Morgan Member since:
2005-06-29

That's because I've been lucky, not because the phone is sturdy. So far the drops have been on carpet and wood floors, but one day it's going to be concrete and I just don't see the phone surviving that one.

Reply Score: 1

RE[4]: Comment by Thom_Holwerda
by tjolley on Wed 6th Aug 2008 13:35 UTC in reply to "RE[3]: Comment by Thom_Holwerda"
tjolley Member since:
2006-03-14

If you are that active, and are that clumsy with your phone, then get a rubberized sleeve and/or a screen protector. From your description, you are running around with a naked phone.

any smartphone will suffer some damage if dropped in the manner you described. Spend $20-$40 to protect your investment.

Try these:
http://store.apple.com/us/product/TS480VC/A?n=iphone2&fnode=home/sh...

http://www.zagg.com/?gclid=CKTrvNmp-ZQCFQSwFQodn05Lrg

http://store.apple.com/us/product/TS713VC/A?n=iphone2&fnode=home/sh...

Reply Score: 1

RE[5]: Comment by Thom_Holwerda
by siraf72 on Wed 6th Aug 2008 13:49 UTC in reply to "RE[4]: Comment by Thom_Holwerda"
siraf72 Member since:
2006-02-22

still better than running around naked with a phone.

Reply Score: 1

RE: Comment by Thom_Holwerda
by helf on Wed 6th Aug 2008 14:10 UTC in reply to "Comment by Thom_Holwerda"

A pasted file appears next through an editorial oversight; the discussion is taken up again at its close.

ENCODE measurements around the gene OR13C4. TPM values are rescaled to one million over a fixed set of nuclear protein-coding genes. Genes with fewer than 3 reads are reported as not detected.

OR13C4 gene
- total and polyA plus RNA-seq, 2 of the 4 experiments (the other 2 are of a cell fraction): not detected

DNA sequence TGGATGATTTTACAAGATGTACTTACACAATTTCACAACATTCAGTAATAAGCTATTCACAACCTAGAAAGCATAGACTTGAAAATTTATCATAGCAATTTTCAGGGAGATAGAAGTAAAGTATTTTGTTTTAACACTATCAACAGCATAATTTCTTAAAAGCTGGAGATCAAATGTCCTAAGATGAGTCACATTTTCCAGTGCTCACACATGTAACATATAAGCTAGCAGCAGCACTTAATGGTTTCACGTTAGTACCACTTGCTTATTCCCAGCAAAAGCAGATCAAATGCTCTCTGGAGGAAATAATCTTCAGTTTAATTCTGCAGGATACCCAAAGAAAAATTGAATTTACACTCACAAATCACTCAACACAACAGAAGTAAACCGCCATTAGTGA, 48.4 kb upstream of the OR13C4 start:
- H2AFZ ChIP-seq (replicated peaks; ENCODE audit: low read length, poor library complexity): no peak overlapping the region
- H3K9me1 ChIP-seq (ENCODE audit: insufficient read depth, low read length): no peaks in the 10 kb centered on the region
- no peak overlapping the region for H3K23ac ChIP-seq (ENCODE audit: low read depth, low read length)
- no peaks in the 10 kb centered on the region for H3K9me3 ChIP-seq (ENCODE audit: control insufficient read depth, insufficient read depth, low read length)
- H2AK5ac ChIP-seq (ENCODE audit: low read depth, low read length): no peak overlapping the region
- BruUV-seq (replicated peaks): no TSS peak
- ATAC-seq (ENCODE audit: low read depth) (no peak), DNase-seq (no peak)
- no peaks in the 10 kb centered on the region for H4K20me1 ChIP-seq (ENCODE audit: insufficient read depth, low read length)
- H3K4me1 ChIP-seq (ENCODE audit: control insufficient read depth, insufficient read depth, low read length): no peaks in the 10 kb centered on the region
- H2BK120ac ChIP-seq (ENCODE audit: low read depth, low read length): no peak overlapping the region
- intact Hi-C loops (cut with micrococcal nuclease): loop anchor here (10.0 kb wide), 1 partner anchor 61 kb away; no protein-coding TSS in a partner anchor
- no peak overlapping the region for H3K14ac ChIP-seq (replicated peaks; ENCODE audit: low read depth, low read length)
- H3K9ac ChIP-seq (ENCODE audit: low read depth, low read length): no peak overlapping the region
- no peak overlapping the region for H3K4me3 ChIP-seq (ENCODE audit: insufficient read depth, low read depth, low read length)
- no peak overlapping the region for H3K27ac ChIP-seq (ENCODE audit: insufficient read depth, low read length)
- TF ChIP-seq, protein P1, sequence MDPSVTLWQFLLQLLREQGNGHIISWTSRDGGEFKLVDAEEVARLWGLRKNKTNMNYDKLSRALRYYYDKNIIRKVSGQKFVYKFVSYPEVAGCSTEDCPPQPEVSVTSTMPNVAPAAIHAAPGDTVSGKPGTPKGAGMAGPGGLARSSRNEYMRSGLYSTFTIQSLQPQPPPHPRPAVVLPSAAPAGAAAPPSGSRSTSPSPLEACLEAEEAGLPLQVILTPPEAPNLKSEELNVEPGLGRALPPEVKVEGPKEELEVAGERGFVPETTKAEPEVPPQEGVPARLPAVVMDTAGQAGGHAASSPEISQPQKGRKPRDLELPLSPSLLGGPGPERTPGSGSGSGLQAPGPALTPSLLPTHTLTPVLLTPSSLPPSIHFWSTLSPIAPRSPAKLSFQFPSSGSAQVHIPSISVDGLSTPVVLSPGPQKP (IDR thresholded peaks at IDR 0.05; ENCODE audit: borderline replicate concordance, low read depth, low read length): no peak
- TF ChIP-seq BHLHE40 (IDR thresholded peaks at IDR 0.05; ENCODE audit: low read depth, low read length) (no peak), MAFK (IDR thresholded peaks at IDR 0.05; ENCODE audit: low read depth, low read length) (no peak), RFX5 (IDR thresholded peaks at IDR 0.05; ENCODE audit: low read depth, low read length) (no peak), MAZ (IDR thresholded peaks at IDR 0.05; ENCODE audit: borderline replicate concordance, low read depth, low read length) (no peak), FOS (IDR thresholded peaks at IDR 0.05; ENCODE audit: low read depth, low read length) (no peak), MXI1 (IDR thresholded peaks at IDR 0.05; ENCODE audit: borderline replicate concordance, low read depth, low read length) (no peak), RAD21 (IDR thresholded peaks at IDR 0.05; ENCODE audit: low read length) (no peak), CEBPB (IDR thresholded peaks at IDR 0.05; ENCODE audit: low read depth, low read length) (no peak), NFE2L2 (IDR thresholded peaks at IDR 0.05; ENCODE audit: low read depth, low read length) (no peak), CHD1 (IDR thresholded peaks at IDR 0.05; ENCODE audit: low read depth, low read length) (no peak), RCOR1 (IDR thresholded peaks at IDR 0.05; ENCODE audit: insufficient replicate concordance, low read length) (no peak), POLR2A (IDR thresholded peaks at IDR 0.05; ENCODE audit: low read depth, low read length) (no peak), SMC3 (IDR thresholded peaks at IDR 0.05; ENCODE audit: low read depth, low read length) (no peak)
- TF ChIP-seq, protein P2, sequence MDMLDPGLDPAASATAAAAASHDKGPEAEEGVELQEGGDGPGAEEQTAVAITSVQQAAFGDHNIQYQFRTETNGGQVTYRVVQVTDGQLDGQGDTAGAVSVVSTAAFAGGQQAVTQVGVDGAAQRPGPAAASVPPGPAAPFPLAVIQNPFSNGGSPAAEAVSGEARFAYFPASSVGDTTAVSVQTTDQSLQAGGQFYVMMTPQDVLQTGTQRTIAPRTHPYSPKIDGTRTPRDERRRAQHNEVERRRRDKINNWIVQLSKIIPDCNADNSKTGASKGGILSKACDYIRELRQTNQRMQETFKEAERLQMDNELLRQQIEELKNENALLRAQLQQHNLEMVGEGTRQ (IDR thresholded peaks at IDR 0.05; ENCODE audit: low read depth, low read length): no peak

helf Member since:
2005-07-06

That's what I've been saying.
Touchscreens are nice for a lot of stuff, but for *everything*? I can't stand smudges on my screens...

*shivers*

Reply Score: 2

Nice Article
by jonas on Tue 5th Aug 2008 23:14 UTC
jonas
Member since:
2005-07-08

Nice article. Informative, well written, well paced, well organized.

Apple's products seem to bring out the nitpicker in me. The air is almost exactly what I want in an upgrade (i use a toshiba r200), but a few deficiencies or design decisions (no ethernet, only 1 usb, only 1 mouse button) led me to abstain.

When the iPhone came out, I tried to look at it from the standpoint of all of the other phones and their horrible OSes. I found myself saying "If it had a real GPS and was 3g, that'd be enough", but now the poor battery life and the way they have treated developers of the past year turns me away.

I think it's the sense pretentiousness (real or imagined) that I get from their products, or their price, that leads me to act like this. In the end, when I realized that it'd cost me $1300 on top of my current cell plan to get an iPhone due to AT&T's outrageous pricing plans, the final nail in that coffin was hit.

Reply Score: 1

When You Choose Apple
by Bink on Tue 5th Aug 2008 23:14 UTC
Bink
Member since:
2006-02-19

People constantly criticize Microsoft for not being open enough, but then flock to Apple in droves with open arms and embrace one the most closed vendors out there.

When you choose Apple, you choose not to have a choice.

Reply Score: 3

RE: When You Choose Apple
by skingers6894 on Tue 5th Aug 2008 23:57 UTC in reply to "When You Choose Apple"
skingers6894 Member since:
2005-08-10

Microsoft have opted with the "open" approach resulting in more hardware and added apps freedom. Apple have chosen the closed platform resulting in sexier hardware and a more consistent experience.